4. Creative Self-Expression
2. Have 3 Go-To Activities that’s independent of other people
Those activities have to align with your values. Those values move your forward even when you don’t see immediate results.
My current 3 are:
– Nutrition and fitness (growth, freedom)
– Writing and developing my blog (growth, connection, creative self-expression)
– Studying the MBTI (growth, freedom, connection, creative self-expression)
The activities should have low Initiation Energy. They quick to start immediately. If you have to think about doing something, you end up making excuses and losing motivation after five seconds.
My dumbbells, exercise bands and bench are two feet away. I don’t have to motivate myself to get dressed and drive anywhere. My current blog research and post is on my desktop so I don’t go looking for them and get distracted. My MBTI Manual and notes are on my desk in front of me, bookmarked to the last place so I don’t to figure out what I was doing before.
Overcoming high Initiation Energy requires willpower. Willpower is finite and can be exhausted like a muscle. If I had to motivate myself to get dressed and drive to the gym every day, I probably wouldn’t be exercising. When I have everything I need in front of me, I don’t have to think about it before I do it. Eventually those things become habits.
These activities should be independent of other people. I don’t need a ride anywhere to work out. I don’t need approval from someone in order to write. Happiness is about your level of influence in shaping your life. Start with those things that you have full control over.
These activities should be challenges you want to accept. For me nutrition and fitness isn’t about losing some weight. It’s the challenge of understand how my body works and figuring out how to live a healthy lifestyle that doesn’t fall back into bad habits. Growing a blog challenges me to share my pragmatic approaches to living in a meaningful way.
These things should be part of how you want to express your life the world.
3. Pick one daily no excuses activity
Self-esteem is built one completion at a time. We like people who are true to their word. We like ourselves if we do what we say we’ll do.
It has to be the same activity every day. Out of those three, I chose nutrition and fitness because it’s the easiest to do daily. Sometimes I’m tired from the day and my brain doesn’t have the capacity to write or study. However, I can exercise for 20 minutes. That’s 3 sets of 3 exercises. Sometimes it’s body weight exercises. Sometimes it’s a yoga video on YouTube.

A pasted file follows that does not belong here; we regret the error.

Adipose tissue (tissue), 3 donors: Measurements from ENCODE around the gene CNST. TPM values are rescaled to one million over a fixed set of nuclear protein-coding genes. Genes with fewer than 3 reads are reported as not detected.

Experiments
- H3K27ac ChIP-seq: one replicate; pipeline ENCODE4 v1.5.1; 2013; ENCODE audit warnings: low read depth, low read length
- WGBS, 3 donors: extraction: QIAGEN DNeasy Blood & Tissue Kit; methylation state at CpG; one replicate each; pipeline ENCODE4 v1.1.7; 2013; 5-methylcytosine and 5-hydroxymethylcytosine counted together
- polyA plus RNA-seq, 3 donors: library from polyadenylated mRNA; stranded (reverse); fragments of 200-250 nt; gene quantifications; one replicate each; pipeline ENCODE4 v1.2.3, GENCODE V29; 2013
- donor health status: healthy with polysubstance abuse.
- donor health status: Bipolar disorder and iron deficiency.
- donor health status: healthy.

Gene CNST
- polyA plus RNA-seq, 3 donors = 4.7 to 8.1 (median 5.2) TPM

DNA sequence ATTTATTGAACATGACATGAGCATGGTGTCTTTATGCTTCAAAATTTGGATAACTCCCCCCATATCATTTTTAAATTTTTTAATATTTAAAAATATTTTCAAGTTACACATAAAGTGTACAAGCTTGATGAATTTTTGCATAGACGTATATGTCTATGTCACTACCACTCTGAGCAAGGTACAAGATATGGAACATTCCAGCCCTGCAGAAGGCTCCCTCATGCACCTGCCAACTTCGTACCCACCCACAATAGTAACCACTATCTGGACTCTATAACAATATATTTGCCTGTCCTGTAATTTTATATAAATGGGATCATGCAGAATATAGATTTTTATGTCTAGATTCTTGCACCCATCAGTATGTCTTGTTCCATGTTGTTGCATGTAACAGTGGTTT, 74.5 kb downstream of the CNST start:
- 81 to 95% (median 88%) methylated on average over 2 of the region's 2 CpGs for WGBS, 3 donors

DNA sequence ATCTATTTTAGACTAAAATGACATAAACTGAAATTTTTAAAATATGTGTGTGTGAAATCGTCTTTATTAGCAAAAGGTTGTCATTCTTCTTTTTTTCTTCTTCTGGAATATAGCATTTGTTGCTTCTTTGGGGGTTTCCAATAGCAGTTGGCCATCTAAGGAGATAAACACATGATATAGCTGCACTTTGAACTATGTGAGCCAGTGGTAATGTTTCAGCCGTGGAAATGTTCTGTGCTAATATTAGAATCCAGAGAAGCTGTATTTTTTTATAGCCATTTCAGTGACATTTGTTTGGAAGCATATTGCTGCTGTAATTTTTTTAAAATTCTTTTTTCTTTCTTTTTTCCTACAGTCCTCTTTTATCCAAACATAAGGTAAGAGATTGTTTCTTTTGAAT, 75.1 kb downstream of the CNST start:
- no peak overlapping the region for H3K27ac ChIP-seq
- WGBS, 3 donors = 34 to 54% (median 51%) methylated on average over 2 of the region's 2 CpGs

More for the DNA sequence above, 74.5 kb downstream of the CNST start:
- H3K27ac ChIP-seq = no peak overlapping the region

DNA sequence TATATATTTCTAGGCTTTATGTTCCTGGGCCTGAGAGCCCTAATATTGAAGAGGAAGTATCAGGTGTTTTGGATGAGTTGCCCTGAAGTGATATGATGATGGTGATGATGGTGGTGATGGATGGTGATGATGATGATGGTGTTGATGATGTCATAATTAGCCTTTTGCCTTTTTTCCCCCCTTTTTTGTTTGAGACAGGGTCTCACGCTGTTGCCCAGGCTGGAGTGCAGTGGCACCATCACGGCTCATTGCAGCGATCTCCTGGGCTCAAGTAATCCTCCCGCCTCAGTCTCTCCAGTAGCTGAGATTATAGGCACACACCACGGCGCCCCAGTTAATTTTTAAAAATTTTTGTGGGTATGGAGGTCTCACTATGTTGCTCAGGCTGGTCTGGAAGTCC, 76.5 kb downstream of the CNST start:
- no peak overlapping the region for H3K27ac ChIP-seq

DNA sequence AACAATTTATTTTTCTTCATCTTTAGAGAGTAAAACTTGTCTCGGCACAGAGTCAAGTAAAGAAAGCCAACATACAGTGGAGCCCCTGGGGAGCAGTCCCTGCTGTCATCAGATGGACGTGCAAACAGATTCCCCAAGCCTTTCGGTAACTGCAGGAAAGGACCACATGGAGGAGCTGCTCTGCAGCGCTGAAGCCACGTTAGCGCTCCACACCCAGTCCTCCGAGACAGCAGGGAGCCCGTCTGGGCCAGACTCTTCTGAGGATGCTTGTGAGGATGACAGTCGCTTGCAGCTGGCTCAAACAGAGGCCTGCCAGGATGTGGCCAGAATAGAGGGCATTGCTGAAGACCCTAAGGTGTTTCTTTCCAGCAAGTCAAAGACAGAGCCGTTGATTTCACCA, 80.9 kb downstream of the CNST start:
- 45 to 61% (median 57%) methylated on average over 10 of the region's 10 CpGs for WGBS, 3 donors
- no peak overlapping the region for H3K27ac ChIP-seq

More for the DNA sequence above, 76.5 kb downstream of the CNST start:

When someone keeps their word, it reflects a level of caring and value that this other person has for you. Each day, I complete my exercise is just one way I show myself that I do care about my life and myself.
4. Focus on regularity not routine
Regularity is consistency at predictable intervals. It’s not creating an inflexible schedule. I research my articles once every two weeks and writing takes two to three days. If I focus on routinely publishing exactly every two weeks, it can feel too constricting when there’s already so me that we have to do in our lives. Routines can turn into ruts. Instead, I want regularity – posting twice a month.
Use Ne (Extroverted Intuition) to find ways to introduce new elements. I change up my exercises every few weeks. I mixing reading and studying MBTI related books and practicing one-on-one interpretation with other people.
5. Look for a meaningful way
Having Go-To Activities is a starting point. The object is find a meaningful way for the every day things that take up large portion of our lives. This could be anything from that spring cleaning that hasn’t been done in years to daily homework that you don’t feel enthused about.
What emotions do I want to feel?
I’m currently clearing and purging my house. I have things I no longer use or need that take up physical and mental space. I figure out the the positive emotions from this project.
A feeling of peace – I feel calmer when my space doesn’t feel crowded by things.
Convenience – It’s frustrating when I have piles and I can’t find things I need at that moment.
What’s the challenge I want?
Cleaning up and putting stuff away isn’t meaningful. Charging with my Te (Extroverted Thinking ) and grinding away at the disorder would be a challenge but it’s not a meaningful challenge. Entropy happens and things get messy again.
If you can’t figure out why you should do something, you start at your top four values. For me, it was framing the cleaning and purging with my value of Creative Self-Expression? I believe in simplicity and pragmatism. If I were to express that in my life, what would I need to throw out and what would I re-arrange in order to express those ideals through the space I inhabit? That’s much more interesting.
How can this experience be engaging?
How do I make this more than cleaning up some rooms? Again, focus on values. Growth works in my situation. I must be holding onto stuff for a reason. Is it because of Sunk Cost Fallacy? Is there some meaning I’ve attached that no longer resonates? What does that say about me and how does this affect my life? Making this a process of better understanding myself is engaging.
A Meaningful Life
Brene Brown, a researcher on connection and vulnerability wrote:
“We seem to measure the value of people’s contributions (and sometimes their entire lives) by their level of public recognition. In other words, worth is measured by fame and fortune. Our culture is quick to dismiss quiet, ordinary, hardworking men and women. In many instances, we equate ordinary with boring or, even more dangerous, ordinary has become synonymous with meaningless.”
I think this attitude leads to unhappiness where everyone hopes that their life could be as exciting as the one they present on social media.
Lives consist of ordinary moments in aggregate. Meaning is a practice of small moments. A million small moments add up to a life less ordinary when we look back at the story of our lives.